One of many things that makes Virginia divorce law different from that of many other states is that Virginia still recognizes what are known as “fault grounds” for divorce. As we discussed in this post, these fault grounds include adultery, cruelty, felony incarceration, and desertion. In a divorce action, showing that your spouse has committed one of these actions, and that it directly led to the dissolution of the marriage, could affect whether you get spousal support, as well as how the court divides up the marital property.

Desertion is both the one of the easiest grounds to allege in divorce, as well as one of the easiest grounds to prove. It also has the advantage of allowing the plaintiff spouse to file a complaint for divorce right away, instead of having to wait six months (if there are no minor children born or adopted of the marriage) or one year (if there are minor children born or adopted of the marriage) for a “no-fault” divorce (more about that in this post. If your spouse has left the household, and he or she has expressed by words or actions that he or she does not intend to return, that constitutes desertion of the marriage.

This requirement of intent to end the marriage means that the following things do not constitute desertion for the purpose of filing for divorce in Virginia:

  • If your spouse is on active military duty, and he or she is stationed elsewhere, that is not desertion.
  • If your spouse has taken a job somewhere else, this may not be desertion.
  • If you and your spouse live apart by mutual consent, for any reason, this may not be desertion.
  • The deserting spouse must have intended to end the marriage when the desertion took place.

How can I tell if a desertion has taken place?

  • Your spouse has expressly told you that he or she does not intend to return,
  • Your spouse has ended all financial support,
  • Your spouse has cut off all communication,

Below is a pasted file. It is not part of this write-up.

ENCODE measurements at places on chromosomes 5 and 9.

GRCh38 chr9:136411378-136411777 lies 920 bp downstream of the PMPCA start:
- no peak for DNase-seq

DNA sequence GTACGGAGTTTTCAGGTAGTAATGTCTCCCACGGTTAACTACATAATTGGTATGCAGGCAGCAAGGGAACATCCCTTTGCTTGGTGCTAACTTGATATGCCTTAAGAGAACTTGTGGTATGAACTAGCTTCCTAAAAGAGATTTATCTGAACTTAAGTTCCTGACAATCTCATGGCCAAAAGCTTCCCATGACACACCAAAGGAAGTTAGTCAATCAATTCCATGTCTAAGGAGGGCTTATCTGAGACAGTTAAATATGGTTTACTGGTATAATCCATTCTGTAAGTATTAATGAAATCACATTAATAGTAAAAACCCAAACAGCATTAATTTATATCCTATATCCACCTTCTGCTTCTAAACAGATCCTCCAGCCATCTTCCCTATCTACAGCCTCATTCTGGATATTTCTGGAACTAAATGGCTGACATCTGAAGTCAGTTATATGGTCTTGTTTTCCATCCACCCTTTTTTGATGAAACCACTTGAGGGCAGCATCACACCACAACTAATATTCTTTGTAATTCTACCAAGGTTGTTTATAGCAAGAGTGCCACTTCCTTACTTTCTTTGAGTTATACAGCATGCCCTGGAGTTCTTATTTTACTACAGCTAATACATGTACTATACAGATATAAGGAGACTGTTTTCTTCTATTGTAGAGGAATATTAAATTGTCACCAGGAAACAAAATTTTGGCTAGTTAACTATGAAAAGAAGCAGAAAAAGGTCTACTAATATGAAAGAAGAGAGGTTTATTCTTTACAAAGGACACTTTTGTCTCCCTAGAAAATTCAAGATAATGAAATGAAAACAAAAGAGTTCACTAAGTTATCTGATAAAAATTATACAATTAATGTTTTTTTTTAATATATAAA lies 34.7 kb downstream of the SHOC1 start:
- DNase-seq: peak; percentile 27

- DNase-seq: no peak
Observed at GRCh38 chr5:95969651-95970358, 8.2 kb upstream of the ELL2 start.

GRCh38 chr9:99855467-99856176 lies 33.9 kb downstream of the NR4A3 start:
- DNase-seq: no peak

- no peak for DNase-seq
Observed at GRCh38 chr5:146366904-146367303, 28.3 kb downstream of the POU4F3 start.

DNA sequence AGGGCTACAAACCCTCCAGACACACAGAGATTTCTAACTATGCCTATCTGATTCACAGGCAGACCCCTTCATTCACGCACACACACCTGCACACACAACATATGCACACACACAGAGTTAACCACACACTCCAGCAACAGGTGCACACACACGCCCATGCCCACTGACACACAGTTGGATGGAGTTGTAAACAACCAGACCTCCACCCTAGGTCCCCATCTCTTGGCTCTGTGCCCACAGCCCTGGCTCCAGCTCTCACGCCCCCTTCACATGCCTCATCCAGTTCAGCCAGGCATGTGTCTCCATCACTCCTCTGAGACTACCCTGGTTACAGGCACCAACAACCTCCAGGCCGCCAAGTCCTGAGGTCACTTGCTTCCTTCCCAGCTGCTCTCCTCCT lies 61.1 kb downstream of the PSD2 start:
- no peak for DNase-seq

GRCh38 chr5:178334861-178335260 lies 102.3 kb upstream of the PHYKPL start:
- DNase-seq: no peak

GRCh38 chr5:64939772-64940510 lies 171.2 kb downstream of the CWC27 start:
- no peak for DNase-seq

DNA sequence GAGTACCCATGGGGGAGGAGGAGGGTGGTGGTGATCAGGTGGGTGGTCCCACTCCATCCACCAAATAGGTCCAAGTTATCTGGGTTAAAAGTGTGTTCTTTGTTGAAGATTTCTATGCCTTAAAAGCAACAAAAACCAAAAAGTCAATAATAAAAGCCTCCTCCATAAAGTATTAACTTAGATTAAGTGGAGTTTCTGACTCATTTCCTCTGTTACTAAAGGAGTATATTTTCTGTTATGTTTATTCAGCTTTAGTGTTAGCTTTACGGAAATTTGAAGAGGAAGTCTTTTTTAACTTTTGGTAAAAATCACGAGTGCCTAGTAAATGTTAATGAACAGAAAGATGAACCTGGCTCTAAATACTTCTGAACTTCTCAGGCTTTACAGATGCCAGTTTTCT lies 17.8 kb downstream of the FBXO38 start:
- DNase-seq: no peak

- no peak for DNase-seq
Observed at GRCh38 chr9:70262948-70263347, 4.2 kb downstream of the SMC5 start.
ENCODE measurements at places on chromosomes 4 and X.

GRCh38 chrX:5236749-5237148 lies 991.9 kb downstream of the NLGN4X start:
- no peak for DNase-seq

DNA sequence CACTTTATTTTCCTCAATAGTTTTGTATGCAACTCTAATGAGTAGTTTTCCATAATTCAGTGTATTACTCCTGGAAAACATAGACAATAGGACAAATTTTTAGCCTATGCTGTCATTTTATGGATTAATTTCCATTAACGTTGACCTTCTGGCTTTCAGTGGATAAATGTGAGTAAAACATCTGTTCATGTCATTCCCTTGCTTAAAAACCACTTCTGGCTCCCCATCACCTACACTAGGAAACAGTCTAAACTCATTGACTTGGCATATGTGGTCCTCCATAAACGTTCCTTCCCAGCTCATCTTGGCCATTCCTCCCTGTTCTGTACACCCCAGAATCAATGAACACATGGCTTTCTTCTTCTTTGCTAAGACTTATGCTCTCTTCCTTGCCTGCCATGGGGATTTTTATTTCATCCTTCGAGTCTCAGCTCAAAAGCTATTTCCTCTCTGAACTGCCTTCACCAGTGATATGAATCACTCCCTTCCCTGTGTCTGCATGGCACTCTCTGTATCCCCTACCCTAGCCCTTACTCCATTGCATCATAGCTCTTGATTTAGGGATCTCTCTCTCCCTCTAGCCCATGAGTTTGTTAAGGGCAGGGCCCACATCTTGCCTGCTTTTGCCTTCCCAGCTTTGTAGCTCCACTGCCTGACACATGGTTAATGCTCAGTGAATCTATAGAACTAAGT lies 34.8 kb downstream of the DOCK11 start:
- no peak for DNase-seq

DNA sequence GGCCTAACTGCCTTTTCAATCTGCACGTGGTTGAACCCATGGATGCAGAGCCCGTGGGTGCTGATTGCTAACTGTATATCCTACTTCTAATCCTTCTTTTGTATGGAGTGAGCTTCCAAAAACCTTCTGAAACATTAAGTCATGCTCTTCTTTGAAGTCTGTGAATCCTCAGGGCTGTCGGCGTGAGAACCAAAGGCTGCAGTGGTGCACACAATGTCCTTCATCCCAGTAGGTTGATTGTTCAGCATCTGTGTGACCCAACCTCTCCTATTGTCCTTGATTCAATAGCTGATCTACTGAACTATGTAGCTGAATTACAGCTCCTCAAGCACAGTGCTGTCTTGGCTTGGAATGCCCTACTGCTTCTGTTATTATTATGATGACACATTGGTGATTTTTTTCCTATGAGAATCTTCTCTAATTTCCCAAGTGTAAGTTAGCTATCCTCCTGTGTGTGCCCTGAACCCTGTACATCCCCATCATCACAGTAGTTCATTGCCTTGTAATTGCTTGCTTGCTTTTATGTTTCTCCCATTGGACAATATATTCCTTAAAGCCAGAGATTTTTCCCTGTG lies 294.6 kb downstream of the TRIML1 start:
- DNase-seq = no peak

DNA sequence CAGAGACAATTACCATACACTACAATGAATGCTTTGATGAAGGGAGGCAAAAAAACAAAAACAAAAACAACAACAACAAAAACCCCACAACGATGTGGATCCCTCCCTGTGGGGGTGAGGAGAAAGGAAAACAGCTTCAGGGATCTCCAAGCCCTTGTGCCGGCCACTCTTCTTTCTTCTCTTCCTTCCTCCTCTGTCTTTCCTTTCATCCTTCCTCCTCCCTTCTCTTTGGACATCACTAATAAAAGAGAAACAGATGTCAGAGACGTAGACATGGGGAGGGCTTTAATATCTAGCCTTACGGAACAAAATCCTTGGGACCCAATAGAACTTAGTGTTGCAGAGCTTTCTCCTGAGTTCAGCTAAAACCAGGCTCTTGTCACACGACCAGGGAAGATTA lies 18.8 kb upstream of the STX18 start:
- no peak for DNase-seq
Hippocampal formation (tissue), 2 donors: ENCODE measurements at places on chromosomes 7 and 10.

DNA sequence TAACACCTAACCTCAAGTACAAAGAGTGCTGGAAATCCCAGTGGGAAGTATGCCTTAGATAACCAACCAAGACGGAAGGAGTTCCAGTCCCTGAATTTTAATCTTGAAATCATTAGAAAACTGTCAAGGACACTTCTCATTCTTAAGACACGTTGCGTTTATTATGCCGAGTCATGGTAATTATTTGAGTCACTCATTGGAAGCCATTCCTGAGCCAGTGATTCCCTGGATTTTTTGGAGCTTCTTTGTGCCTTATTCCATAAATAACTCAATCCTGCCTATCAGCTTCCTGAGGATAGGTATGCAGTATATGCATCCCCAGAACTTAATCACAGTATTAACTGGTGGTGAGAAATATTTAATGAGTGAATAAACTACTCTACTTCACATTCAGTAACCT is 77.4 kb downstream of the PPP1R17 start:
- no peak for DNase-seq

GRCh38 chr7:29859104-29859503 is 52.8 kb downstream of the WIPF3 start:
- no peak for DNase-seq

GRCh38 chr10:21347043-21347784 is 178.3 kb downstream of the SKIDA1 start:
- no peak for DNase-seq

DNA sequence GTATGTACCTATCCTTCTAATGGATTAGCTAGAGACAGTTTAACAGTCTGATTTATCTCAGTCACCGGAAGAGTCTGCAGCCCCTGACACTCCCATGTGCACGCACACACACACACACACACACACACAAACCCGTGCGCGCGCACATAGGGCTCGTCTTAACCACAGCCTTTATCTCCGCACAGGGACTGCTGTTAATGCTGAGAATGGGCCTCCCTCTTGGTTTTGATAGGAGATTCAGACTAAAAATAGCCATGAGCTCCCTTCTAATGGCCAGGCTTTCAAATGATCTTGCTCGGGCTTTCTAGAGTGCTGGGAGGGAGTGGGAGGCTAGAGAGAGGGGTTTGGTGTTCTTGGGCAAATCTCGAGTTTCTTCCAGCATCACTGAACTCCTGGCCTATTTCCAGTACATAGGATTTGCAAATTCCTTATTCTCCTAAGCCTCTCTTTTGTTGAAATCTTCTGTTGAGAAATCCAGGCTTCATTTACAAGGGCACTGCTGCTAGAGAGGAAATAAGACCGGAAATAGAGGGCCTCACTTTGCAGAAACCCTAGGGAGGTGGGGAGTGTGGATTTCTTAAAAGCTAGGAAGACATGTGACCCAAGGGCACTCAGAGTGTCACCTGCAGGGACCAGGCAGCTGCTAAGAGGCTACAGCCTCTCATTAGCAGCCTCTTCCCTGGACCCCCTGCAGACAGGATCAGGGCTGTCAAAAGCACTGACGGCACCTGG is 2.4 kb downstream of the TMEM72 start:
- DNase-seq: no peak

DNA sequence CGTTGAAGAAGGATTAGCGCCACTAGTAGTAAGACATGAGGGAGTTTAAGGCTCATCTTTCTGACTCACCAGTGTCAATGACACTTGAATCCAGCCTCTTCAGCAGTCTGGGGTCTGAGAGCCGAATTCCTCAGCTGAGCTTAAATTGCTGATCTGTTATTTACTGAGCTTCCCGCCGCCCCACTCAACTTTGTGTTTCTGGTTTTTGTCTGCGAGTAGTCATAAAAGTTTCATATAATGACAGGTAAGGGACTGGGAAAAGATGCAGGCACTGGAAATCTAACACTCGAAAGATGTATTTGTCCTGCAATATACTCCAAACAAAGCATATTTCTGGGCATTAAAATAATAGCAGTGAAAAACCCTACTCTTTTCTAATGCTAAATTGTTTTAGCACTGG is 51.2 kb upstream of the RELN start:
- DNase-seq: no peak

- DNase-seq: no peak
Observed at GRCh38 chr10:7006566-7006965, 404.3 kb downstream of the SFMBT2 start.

• Your spouse has forced you to leave the house and/or has prevented you from being able to enter the house (i.e. changing the locks)

If this all constitutes desertion, how can I end my marriage without affecting my support rights?

If you need to get out of your marriage but would need support, it can be puzzling trying to figure out how to leave. Maybe you need to supply all-day care for children, or maybe your spouse has inhibited your career or education opportunities. Getting out can be daunting by itself, and worrying about having money and a roof over your head can make it seem almost impossible. Schedule a consultation with one of our attorneys, and we can help you file your complaint, ask the court to grant financial support until your divorce is final, and make your best case to receive financial support after the entry of your final order. We can help you plan a divorce exit strategy while protecting your rights.

But what if I’ve already left? Am I really barred from support?

Not necessarily. Virginia has carved out exceptions and defenses to the bar to spousal support if one of the spouses has committed one of these fault based grounds. Consult an attorney today and we can help you protect your right to spousal support, even if you’ve already left your spouse or have asked your spouse to leave.